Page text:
Can anyone afford an IBM Watson supercomputer? (Yes)

While Watson certainly impressed the nation with its sweeping victory on the game show Jeopardy last week, the medical community -- which IBM hopes will be first to use the technology -- may eventually become even more impressed with its affordability.

After showcasing Watson's ability to ingest Jeopardy questions and spit out near real-time answers, IBM is now preparing the supercomputer for a full-time gig as a data analytics engine for the medical community.

IBM announced this week it is working with speech and imaging recognition software provider Nuance Communications to produce a system that can help physicians and other healthcare professionals cull through gigabytes or terabytes of patient healthcare information to determine how to best treat illnesses.

"Combining our analytics expertise with the experience and technology of Nuance, we can transform the way that healthcare professionals accomplish everyday tasks by enabling them to work smarter and more efficiently," said John E. Kelly III, senior vice president and director of IBM Research. "This initiative demonstrates how we plan to apply Watson's capabilities into new areas, such as healthcare with Nuance."

For example, a doctor treating a patient could use Watson's analytics technology, in conjunction with Nuance's voice and clinical language understanding software, to rapidly consider all the related texts, reference materials, prior cases, and latest knowledge in journals and medical literature. This could help medical professionals confidently determine the best options for diagnosis and treatment.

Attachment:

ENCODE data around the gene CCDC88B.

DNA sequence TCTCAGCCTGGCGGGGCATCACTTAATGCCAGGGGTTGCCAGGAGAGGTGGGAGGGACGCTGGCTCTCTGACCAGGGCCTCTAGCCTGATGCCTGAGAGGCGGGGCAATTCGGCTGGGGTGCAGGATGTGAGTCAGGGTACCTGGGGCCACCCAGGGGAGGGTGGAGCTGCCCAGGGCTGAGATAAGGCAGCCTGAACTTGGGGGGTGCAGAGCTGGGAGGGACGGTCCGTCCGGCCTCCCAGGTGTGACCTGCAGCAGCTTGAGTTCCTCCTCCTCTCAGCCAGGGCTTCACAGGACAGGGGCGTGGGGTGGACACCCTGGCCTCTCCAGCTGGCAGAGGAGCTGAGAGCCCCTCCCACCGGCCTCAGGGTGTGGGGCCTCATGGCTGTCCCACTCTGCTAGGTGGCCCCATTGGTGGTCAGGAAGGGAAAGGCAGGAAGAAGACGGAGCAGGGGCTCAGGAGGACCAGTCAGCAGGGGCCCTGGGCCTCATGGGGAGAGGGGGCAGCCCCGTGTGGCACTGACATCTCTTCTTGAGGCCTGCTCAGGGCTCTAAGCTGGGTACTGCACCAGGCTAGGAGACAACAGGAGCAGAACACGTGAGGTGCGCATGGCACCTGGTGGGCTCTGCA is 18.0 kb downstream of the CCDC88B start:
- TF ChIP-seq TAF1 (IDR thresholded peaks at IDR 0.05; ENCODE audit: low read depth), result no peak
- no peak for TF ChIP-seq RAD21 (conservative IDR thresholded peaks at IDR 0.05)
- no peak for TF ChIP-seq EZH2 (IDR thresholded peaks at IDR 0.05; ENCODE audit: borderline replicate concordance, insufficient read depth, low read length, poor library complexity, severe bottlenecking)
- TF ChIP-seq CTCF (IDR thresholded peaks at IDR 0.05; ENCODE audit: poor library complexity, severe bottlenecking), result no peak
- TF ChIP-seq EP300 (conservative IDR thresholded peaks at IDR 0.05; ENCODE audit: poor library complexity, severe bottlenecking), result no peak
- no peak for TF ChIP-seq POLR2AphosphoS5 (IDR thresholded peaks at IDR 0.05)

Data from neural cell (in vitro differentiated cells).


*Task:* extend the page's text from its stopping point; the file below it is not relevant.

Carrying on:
IBM is working with Dr. Eliot Siegel, professor and vice chairman of the University of Maryland School of Medicine's department of diagnostic radiology, to bring that Watson project to fruition in the healthcare industry.

Siegel told Computerworld that patient information tends to be written in free form by physicians, who use abbreviations and short-text explanations. So it could take well over 10 minutes to an hour for another physician, radiologist or specialist to understand the intricacies of a patient's malady.

Now multiply one person's medical record by the thousands that a hospital or medical group might have, and the difficulty in finding best practices from healthcare trends becomes even more daunting.

Enter Watson.

IBM hopes that in about two years, Watson can be tweaked and go commercial to help hospitals and physicians take data from electronic health records (EHRs) and churn it into predictive modeling to determine the most likely outcomes from various treatments.

While there are many hurdles to achieving that goal -- such as the continuing lack of widespread EHR deployment -- Watson could one day save untold dollars and lives, IBM hopes.

Cost shouldn't be a significant factor as Watson is relatively cheap compared to medical technology routinely purchased by healthcare organizations.

The Watson supercomputer that appeared on Jeopardy last week was made up of 90 IBM Power 750 Express servers powered by 8-core processors -- four in each machine for a total of 32 processors per machine. The servers are virtualized using a Kernel-based Virtual Machine (KVM) implementation, creating a server cluster with a total processing capacity of 80 teraflops. A teraflop is one trillion operations per second.